Saturday, December 08, 2012

Mathetes 5 - Christians are a Paradox

This is a continuation of my series on Mathetes letter to Diognetus. If you are unfamiliar with Mathetes or his letter to Diognetus, you may want to first read the introduction to this series.

On one hand, Christians are just like anyone else. They are not distinguished between others based on their nationality, customs, clothing, or speech.
"For the Christians are distinguished from other men neither by country, nor language, nor the customs which they observe. For they neither inhabit cities of their own, nor employ a peculiar form of speech, nor lead a life which is marked out by any singularity" (Mathetes 5)
Throughout the centuries there have been those Christians that sought to create their own culture, and their own cities, far away from the rest of the world. They have tried to create "Christian" cities and even "Christian" resorts, all in an attempt to be able to separate themselves from the world around them. However, this was not what the church was meant to be. In the early church Christians worked, talked, and held the same customs as everyone else. They were integrated into the life of their culture and active participants life with everyone else.

They also did not act like those whose association was centered around some new though, idea, or opinion.
"The course of conduct which they follow has not been devised by any speculation or deliberation of inquisitive men; nor do they, like some, proclaim themselves the advocates of any merely human doctrines." (Mathetes 5)
They weren't like those following the latest zealot or as those who were quick to jump on the latest bandwagon. They were not activists for their favorite cause; supporting and promoting some new dogma like conservationism, vegetarianism, socialism, or even republicanism. Their life was not centered around a cause or a dogma.

And yet, while they dressed, ate, and observed the same customs as everyone else they were yet still different.
"But, inhabiting Greek as well as barbarian cities, according as the lot of each of them has determined, and following the customs of the natives in respect to clothing, food, and the rest of their ordinary conduct, they display to us their wonderful and confessedly striking method of life." (Mathetes 5)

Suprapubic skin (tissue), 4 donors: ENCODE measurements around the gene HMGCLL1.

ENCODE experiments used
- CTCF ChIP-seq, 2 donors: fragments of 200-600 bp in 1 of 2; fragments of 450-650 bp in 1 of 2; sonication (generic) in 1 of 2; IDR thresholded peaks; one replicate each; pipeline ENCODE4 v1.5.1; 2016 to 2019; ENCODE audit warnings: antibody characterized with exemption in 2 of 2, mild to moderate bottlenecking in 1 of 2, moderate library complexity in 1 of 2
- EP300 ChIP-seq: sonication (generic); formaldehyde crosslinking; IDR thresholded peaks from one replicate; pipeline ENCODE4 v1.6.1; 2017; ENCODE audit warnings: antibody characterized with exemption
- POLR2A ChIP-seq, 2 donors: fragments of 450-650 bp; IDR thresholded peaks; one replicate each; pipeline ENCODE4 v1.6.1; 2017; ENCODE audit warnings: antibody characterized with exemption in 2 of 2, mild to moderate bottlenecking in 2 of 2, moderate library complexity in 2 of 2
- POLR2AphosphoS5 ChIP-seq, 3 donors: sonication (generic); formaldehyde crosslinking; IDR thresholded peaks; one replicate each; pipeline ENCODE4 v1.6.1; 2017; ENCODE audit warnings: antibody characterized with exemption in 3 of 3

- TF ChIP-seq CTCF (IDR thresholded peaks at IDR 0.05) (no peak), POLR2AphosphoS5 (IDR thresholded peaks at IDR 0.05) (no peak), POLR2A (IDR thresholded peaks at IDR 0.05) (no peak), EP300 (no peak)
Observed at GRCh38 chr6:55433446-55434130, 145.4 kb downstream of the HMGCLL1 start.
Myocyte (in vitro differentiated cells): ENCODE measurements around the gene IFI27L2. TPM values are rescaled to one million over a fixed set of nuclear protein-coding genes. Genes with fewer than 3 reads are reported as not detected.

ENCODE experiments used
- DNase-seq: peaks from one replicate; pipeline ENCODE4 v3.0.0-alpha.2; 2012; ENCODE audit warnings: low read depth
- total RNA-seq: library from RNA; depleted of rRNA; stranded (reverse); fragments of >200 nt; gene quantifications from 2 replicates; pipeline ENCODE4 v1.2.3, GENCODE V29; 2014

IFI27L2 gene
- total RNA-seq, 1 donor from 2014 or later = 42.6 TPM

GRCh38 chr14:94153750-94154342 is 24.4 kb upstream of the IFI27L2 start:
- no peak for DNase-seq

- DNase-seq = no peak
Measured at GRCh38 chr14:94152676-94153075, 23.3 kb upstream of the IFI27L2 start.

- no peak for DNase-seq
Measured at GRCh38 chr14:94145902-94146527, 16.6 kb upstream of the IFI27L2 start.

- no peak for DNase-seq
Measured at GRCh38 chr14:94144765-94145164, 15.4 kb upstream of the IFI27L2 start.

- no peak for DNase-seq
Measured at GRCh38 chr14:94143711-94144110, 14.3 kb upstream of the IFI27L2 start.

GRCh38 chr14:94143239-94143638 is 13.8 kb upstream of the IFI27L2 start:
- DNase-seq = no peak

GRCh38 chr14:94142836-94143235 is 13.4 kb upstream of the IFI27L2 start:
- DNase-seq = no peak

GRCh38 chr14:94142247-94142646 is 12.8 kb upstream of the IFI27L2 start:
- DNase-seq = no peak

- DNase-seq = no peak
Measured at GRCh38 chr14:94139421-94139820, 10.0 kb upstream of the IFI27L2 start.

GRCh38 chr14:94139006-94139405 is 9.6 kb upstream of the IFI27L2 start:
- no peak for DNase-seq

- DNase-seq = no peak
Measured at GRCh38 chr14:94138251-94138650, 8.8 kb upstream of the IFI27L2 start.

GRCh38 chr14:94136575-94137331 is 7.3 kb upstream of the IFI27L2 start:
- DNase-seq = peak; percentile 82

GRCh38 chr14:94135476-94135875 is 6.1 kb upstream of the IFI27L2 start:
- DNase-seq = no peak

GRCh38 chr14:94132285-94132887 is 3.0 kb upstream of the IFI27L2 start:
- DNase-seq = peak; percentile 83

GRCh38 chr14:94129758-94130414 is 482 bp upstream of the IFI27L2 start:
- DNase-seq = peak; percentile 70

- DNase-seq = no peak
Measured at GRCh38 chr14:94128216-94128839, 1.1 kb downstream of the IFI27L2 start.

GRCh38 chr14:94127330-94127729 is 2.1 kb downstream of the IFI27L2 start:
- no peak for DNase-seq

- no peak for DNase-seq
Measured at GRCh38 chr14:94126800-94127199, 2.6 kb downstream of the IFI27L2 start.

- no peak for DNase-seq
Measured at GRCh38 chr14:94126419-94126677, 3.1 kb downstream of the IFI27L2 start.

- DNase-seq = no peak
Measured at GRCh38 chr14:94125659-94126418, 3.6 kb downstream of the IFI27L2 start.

The Latin word "striking" literally means "paradoxical". Christians are a paradox, living so much like everyone else and yet being so different from everyone else. Theirs was a difference, but the difference began as an "inward" difference that expressed itself through everything they did.
"They dwell in their own countries, but simply as sojourners. As citizens, they share in all things with others, and yet endure all things as if foreigners. Every foreign land is to them as their native country, and every land of their birth as a land of strangers. They marry, as do all [others]; they beget children; but they do not destroy their offspring. They have a common table, but not a common bed. They are in the flesh, but they do not live after the flesh. They pass their days on earth, but they are citizens of heaven. They obey the prescribed laws, and at the same time surpass the laws by their
lives. They love all men, and are persecuted by all." (Mathetes 5)
And Mathetes continues in like manner describing the various ways Christians are different from the world. It all reminds us of what Paul said,
"By glory and dishonor, by evil report and good report; regarded as deceivers and yet true;  as unknown yet well-known, as dying yet behold, we live; as punished yet not put to death, as sorrowful yet always rejoicing, as poor yet making many rich, as having nothing yet possessing all things." (2 Corinthians 6:8-10)
Christians are a paradox; the same yet different; people just like you yet people so strangely different; people vilified as being evil yet people for whom such evil cannot be identified. It is as Mathetes said,
"They are assailed by the Jews as foreigners, and are persecuted by the Greeks; yet those who hate them are unable to assign any reason for their hatred." (Mathetes 5)
Christians are hated by the world, even though those who hate them have a hard time knowing why. Yes, Christians are a paradox.

David Robison

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